Peacock did relay the APCHA board’s preference to add a clause to the IGA that would include the board chair in discussions regarding personnel matters.
The agreement currently states, “The City Manager shall have the authority to terminate the employment of the Executive Director in accordance with City Personnel Policies and Procedures, but shall exercise this authority only after reasonable consultation with the County Manager.”
The APCHA board voted unanimously Wednesday night to support adding, “...and the APCHA Board Chair,” to the end of that sentence.
Ott explained at Thursday’s joint elected officials meeting that she has reached out to Ward and requested regular meetings. The two have met one time since August.
On Wednesday night, APCHA Executive Director Mike Kosdrosky revealed that the language isn’t just a philosophical matter, but that he is currently being disciplined by Ott for actions he took last month with the understanding that he was under the advisement of his board.
Ott declined to discuss personnel matters in either public meeting, but said that she was obligated in her role as city manager to hold all staff equally accountable under the city’s code of conduct. She said there may be legal roadblocks to including members of the public, such as the APCHA board chair, in personnel discussions, and that she ultimately needed to be the decision-maker in disciplinary and termination operations.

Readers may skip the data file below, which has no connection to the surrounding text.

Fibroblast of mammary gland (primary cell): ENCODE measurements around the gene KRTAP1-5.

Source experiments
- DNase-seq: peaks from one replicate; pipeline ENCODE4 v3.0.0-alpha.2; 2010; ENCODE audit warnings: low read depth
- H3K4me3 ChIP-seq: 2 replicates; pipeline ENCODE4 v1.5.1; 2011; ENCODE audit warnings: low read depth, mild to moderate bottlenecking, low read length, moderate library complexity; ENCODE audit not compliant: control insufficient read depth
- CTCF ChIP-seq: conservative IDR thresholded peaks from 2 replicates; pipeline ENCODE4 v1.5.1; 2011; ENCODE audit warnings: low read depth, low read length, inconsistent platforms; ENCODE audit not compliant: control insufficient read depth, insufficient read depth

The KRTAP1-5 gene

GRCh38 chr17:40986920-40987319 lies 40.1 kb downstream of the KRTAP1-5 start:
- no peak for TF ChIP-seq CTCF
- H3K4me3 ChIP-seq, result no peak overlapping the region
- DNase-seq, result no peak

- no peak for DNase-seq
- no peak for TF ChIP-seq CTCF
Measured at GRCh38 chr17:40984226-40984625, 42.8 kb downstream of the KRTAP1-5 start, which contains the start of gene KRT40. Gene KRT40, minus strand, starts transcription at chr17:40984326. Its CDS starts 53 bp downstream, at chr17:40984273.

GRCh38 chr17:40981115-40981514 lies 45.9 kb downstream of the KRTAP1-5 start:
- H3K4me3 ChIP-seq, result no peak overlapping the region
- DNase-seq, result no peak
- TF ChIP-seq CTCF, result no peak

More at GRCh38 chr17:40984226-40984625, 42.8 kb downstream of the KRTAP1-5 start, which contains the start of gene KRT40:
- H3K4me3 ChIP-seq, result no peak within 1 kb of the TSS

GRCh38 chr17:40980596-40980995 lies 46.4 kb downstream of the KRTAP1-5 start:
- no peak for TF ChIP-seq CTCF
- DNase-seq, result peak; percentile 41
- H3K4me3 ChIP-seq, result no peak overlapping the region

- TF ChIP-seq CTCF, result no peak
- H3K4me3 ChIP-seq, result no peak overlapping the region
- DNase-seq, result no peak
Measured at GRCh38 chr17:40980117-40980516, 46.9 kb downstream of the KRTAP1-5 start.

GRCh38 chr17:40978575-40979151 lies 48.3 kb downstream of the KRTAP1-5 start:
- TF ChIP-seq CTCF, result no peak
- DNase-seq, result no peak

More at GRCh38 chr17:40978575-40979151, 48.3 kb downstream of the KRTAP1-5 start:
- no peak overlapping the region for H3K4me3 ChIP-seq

“I do not want to see the chair serving in a thumbs-up thumbs-down role regarding my decisions on personnel actions,” Ott said Thursday.
Both Ott and Peacock recommended to the elected officials that the IGA remain unchanged, and the tasks outlined be carried through the strategic planning process and the annual work plan cycle.
“(That’s the) key piece to finalize alignment,” Peacock said. “Obviously without a plan we haven’t yet had an opportunity to see how that alignment works.”
The nine elected officials (Councilmember and APCHA representative Skippy Mesirow was absent) all supported the “stay the course” option for the IGA.
Councilmember Ward Hauenstein called the housing authority and its governance a muddy issue, and one that can’t be assessed without more time.
“I can’t encourage enough for them to come up with a strategic plan and work plan,” Hauenstein said. “How can we make changes here and there until the mud is settled?”
County Commissioner Steve Child agreed that the provisions of the IGA should get a chance to take shape, but also acknowledged Kosdrosky’s concerns with what he sees as a dual reporting role.
“Where does Mike stand? He would be guiding this and taking it to the board, and yet indicated he feels it’s untenable,” Child said.
“Fundamentally that’s Mike’s choice,” Ott replied. “It requires everyone wanting to make success happen.”
Ott reiterated her intent to solidify communication between the city and the APCHA board through regular meetings with the chair.
“I intend to support the chair, and encourage putting in writing what that interface looks like so we get clarity with whomever is serving in that role,” she said.
Commissioner Kelly McNicholas Kury serves as an alternate on the APCHA board. She said Thursday night that she believes the professionalism and decorum of the new board shows that ultimately, everyone does want to make success happen.
“I think we are going to really see some positive steps forward in the next year,” she said.